2008: Three 5-stars, 17 4-stars, six Top-100 players, ranked No. 1.
2009: Three 5-stars, 12 4-stars, three Top-100 players, ranked No. 2.
2010: Two 5-stars, 14 4-stars, five Top-100 players, ranked No. 4.
2011: Three 5-stars, 12 4-stars, five Top-100 players, ranked No. 7.
2012: Three 5-stars, 15 4-stars, six Top-100 players, ranked No. 6.
Pretty damn impressive. Saban is the ultimate recruiting machine. And if you look at Kansas State's last four recruiting classes since Snyder came back for round two, Snyder does not appear to be in Saban's league.
Snyder's best recruiting class—in his second tenure at Kansas State—was the class of 2011, ranked at...drum roll please...No. 61. His other three classes were ranked No. 112, No. 99 and No. 85.
If you average the last five recruiting class rankings from both teams—since both teams have five-year starters—Alabama averages out to a No. 4 recruiting class while Kansas State averages out to a mind-boggling No. 84.
So how are Snyder's Wildcats No. 3 and Saban's Crimson Tide No. 1 if there is such a huge discrepancy in perceived talent on the field?
One could argue that Snyder recognizes more underrated talent than Saban. Or Snyder develops talent from a more raw state than Saban. Or maybe those star ratings aren't very accurate.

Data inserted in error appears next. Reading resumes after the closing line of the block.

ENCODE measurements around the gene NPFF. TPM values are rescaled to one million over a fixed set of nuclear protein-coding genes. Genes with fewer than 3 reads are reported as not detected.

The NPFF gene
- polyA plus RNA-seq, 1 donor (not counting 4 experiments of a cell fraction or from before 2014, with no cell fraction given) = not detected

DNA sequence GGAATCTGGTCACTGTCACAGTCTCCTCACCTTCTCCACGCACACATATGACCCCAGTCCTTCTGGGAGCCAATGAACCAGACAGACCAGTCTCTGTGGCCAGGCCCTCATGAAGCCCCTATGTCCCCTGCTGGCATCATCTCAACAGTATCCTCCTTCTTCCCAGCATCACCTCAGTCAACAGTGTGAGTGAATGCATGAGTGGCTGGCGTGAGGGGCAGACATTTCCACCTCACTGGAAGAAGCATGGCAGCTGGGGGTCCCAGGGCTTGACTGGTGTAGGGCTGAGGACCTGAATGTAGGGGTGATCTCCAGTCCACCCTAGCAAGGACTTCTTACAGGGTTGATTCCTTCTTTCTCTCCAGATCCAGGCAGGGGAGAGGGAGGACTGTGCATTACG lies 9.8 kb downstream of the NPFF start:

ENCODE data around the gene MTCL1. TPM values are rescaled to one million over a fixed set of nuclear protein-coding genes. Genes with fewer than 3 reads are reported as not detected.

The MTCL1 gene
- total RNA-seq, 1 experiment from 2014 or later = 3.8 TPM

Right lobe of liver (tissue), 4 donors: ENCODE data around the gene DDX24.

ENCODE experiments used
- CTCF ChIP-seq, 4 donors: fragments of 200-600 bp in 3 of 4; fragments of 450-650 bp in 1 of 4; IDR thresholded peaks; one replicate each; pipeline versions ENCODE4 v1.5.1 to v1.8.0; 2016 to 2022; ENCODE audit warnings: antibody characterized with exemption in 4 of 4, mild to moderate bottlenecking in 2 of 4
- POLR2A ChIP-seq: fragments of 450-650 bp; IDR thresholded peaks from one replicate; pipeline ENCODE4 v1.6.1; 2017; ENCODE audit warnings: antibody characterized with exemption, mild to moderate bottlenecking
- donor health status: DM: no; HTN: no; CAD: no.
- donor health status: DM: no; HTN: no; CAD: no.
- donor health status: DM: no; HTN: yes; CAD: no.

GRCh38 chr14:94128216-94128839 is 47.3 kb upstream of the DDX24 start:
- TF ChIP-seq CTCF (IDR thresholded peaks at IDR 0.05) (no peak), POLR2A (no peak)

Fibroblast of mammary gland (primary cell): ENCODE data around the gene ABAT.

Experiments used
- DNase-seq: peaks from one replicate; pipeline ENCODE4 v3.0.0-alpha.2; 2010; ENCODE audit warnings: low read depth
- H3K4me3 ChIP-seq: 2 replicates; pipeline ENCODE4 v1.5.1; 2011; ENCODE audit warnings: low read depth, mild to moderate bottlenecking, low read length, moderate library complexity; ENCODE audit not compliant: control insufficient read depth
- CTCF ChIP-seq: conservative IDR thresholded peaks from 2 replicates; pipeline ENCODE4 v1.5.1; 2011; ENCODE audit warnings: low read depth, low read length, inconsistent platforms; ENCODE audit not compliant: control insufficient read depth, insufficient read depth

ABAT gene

Collin Klein was a 2-star quarterback in the class of 2008. He now looks like a 5-star.
So who's the better coach?
The true mark of head coaching success is how many rings you have, and Saban beats Snyder in that category. Another factor is recruiting class rankings, and again, Saban beats Snyder. But let's not dismiss that while Snyder's recruiting classes didn't impress anyone, they are impressing the pollsters. Snyder has the same record as Saban so far this season at 7-0.
Perhaps the better question is who has the more difficult job in coaching? Snyder or Saban?
You have to give that edge to Snyder. He has to do more—and I hate to use this term—with less.
True, expectations are probably higher in Tuscaloosa, Alabama than they are in Manhattan, Kansas. True, when you have top-ranked recruiting classes you're expected to do great things every year. True, it's tougher to play great football every season when there's a bulls eye on your back.
But you're still able to achieve those expectations with the best football players in the country.
If your son played football, who would you rather have him play for?
Saban, like Snyder, still has to develop his players, but at least his guys are filet mignons; they've been aged, seasoned and are ready to put on the grill.
Snyder has to trim the fat and tenderize his guys with a marinade before they're even seasoned. He has a lot more prep work involved which makes his job more difficult, yet he's in the BCS and Coach of the Year conversation midway through the season.
For the second-straight year.
When your team was a "surprise" last year and not even ranked in the Preseason Top 25 this year, when will you start to get more respect for your coaching genius?
When will you start being compared to the king of college football?
It starts right now.
What is the duplicate article?
Why is this article offensive?
Where is this article plagiarized from?
Why is this article poorly edited?